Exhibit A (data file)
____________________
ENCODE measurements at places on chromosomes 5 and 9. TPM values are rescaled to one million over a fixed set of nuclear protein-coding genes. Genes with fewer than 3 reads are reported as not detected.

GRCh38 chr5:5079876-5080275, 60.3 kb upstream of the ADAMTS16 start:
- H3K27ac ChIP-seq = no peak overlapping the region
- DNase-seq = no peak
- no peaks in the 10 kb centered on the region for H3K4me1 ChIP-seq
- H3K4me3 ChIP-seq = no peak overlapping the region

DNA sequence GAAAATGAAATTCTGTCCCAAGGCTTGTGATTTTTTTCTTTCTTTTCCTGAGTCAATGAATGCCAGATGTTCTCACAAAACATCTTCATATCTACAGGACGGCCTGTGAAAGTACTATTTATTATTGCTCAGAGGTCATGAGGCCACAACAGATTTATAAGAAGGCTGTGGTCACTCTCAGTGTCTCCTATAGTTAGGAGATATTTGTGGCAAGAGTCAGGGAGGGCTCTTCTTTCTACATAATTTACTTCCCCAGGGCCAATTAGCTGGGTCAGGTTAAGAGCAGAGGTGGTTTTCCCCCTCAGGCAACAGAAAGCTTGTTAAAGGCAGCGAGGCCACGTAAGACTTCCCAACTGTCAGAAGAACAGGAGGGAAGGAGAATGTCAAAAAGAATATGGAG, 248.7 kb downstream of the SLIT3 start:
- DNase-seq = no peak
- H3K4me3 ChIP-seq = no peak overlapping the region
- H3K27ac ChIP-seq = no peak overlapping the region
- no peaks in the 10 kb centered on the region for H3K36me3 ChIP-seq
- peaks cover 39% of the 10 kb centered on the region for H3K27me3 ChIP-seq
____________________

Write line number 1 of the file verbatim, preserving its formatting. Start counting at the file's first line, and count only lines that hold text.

ENCODE measurements at places on chromosomes 5 and 9. TPM values are rescaled to one million over a fixed set of nuclear protein-coding genes. Genes with fewer than 3 reads are reported as not detected.